Guest Post: Lobby Day; A Peaceful, Queasy Feeling

My old friend Parenthetical grew up in the Commonwealth of Virginia. He currently resides in Charlottesville. In 2017, he wrote a guest post about the prelude to the Charlottesville white supremacist riot: Lost Cause Fest, Virginia Style.

The punny title for this post was his idea, I didn’t force it on him. I suspect, however, that he was pandering to me. If so, it worked,

Here are his thoughts about the gun nut non-riot in Richmond on MLK Day:

You knew this Richmond Gunpalooza was going to be big after Governor Northam told the press that he saw “no reason why on the street today a citizen should be carrying loaded weapons.”

I’m sorry, I’m being told that was Governor Ronald Reagan upon signing 1967’s Mulford Act prohibiting open carry in California, enacted in direct response to the Black Panthers’ armed visit to the state’s capitol.

As for Virginia’s own Locked n’ Loaded LinkedIn event, certain folks have been doing online victory laps on behalf of the thousands of gun enthusiasts who packed the area on Lobby Day, a traditional day for coming to speak with one’s state representatives. Compared to the Unite The Right rally three years ago, the day’s lack of homicides and beatings warrants a hearty huzzah, to be sure, but let’s put some context around this “accomplishment.”

  • The governor declared a state of emergency days in advance, due to out-of-state unwelcome “militia” members.
  • Neo-Nazis with a machine gun and reported designs on attending were arrested the week prior, and who knows what other advance intel proved fruitful.
  • State and local police coordinated well ahead of time, a lesson learned the hard way in Charlottesville.
  • Fencing went up around the Capitol, and access was controlled.
  • Streets shut down.
  • Some nearby business shut down for the day, accepting the financial hit in an abundance of caution.
  • Area residents stayed indoors, and people in other parts of town stayed away.
  • Counterprotestors largely skipped the event, zero counteraggression present.
  • Organizations who would have otherwise participated in Lobby Day exercised caution and stayed away.

At the end of the day, everyone from taxpayer-funded authorities to residents to Antifa made choices and/or absorbed expenses to keep the peace or steer clear. The result? A crowd full of tactical fashionistas had the place practically to themselves in a highly unnatural environment, and now they’re all, “HEY MY GUNZ AND PALS AND ME MADE A PEACEFUL!”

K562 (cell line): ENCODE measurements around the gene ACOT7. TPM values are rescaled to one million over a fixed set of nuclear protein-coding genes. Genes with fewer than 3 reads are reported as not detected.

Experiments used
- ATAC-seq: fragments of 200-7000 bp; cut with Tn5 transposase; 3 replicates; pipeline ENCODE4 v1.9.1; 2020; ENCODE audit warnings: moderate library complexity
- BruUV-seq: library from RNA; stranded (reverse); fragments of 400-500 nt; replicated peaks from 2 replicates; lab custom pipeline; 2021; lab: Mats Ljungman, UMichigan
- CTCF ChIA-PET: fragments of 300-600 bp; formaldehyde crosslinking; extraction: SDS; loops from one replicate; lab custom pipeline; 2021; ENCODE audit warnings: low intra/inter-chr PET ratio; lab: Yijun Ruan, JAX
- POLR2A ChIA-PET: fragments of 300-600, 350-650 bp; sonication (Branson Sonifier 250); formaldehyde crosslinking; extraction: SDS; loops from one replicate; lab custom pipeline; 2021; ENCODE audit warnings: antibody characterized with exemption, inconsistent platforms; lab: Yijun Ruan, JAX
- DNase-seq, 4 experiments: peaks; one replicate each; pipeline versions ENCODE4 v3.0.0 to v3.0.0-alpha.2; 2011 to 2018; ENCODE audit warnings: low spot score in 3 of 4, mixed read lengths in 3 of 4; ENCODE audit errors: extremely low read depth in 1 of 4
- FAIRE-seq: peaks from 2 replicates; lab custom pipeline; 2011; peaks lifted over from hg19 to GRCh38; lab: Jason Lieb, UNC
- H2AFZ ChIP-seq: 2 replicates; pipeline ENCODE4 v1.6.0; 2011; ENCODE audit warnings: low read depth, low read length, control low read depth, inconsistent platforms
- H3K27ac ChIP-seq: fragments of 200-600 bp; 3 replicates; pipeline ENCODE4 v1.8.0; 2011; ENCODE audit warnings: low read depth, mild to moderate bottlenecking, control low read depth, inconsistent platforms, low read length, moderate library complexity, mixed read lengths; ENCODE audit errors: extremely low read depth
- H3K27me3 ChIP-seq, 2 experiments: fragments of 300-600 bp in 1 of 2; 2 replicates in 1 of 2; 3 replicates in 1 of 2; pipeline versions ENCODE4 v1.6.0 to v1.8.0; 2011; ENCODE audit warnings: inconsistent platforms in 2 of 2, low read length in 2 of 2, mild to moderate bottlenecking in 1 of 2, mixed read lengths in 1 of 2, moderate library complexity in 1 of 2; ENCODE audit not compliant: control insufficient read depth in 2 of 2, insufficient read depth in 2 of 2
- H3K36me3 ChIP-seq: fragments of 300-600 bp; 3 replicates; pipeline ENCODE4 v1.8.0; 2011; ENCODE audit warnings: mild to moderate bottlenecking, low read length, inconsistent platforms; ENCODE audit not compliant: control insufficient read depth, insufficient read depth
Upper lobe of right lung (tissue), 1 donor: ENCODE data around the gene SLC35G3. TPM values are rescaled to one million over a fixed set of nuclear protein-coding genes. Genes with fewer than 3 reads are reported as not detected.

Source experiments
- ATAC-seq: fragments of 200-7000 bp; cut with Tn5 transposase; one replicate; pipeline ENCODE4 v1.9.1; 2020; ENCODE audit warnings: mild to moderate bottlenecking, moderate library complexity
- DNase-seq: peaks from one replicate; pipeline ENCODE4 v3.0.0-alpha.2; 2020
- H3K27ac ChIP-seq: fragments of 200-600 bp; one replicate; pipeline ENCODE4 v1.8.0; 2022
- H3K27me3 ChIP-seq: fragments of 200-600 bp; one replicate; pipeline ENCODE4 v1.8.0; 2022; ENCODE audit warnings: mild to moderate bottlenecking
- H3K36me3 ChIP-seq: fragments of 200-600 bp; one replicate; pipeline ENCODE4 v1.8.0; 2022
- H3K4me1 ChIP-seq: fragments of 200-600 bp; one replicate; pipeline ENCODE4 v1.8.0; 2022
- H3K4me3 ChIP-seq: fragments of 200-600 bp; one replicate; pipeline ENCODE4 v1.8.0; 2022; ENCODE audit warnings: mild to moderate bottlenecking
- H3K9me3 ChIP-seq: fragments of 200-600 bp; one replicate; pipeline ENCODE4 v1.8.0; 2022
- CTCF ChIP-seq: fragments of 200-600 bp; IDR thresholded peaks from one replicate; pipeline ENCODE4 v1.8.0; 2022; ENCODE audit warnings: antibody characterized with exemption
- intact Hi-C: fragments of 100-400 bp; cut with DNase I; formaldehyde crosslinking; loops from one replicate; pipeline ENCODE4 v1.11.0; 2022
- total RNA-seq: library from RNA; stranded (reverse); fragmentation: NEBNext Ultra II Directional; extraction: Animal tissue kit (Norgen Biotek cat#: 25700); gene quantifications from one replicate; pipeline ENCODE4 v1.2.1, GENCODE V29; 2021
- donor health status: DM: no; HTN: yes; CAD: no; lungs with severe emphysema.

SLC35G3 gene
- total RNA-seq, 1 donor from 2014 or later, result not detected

Obliviousness to privilege on Capitol Square for Dr. King’s birthday, what a thoughtful gift.

One photo captured the extremely small police presence near the rather cramped throng of protestors, and from here, that looked like the last stroke of genius in the law enforcement’s strategy: Pack them close and give them nobody to fight with, not even the police. People I know who went appeared to have a lovely time. One likened it to tailgating.

Of course, it did overshadow and undercut Lobby Day itself. Citizens had to choose ahead of time: be a part of Lobby Day sans firearm, or walk around with your favorite appendage outside of Lobby Day. The vast majority opted for the latter, wanting their outrage over gun measures to be “heard” rather than actually going in and, you know, being heard.

By the way, I know 99% of attendees consider themselves freedom-loving patriots, so I figured they’d be very supportive of my Monument Avenue compromise: Find a nice new home for Stonewall Jackson, and replace it with a new monument to Nat Turner.

If you’re into Virginians fighting for personal liberty, it doesn’t get much more Sic Semper Tyrannis than Nat Turner, right? And yet, my proposal seems to have fallen flat. Confounding.

At the end of the day, if you want to lobby, you come and lobby. If you want to protest and show strength in numbers, you protest and show strength in numbers. But when a vastly white, vastly male crowd of over 20,000 elects instead to convene downtown with firearms and all the combat trimmings including flags of varying insurrectionist relevance, a lot of them are trying to do something else.

These people who want personal judgment to replace public policy in all aspects of firearms ownership and usage are the same people who post Civil War 2.0 videos to their social media.

Who believe Alex Jones.

Who shared reports that busloads of false flaggers have rolled into town to make trouble and fool the lamestream media.

Who told me that Mike Bloomberg and George Soros had bought up all the public parking.

Who think the world is neatly divided into fixed pools of Law-Abiding Citizens and Criminals.

Who look up and down Monument Avenue and see forefathers’ encouragement instead of a lost cause.

(Is it just me, or are some folks only going to let go of the last Civil War if they get another one to grab onto?)

I’m sure several of the day’s attendees have a somewhat better grip on reality, but Virginia is increasingly not interested in catering to that mindset, as it demonstrated at the polls. Have fun at the range and in the woods, guys. Ignore the data about firearms in the house, because of course it won’t happen to you. Posture and get your gear on all you want. But maybe next year, leave Lobby Day for the people who actually want to lobby. And if you’re chafing at the prospect of background checks and other popular measures so badly that it just might spread to your trigger finger at the wrong time, consider an ointment.

One thought on “Guest Post: Lobby Day; A Peaceful, Queasy Feeling

  1. gratuitous says:

    I thought about tossing a firecracker into the midst of the fearless patriots, but I figured my pop-up booth featuring fresh underwear for the big and tall (mostly big) would lead the authorities right to me.

    Liked by 1 person

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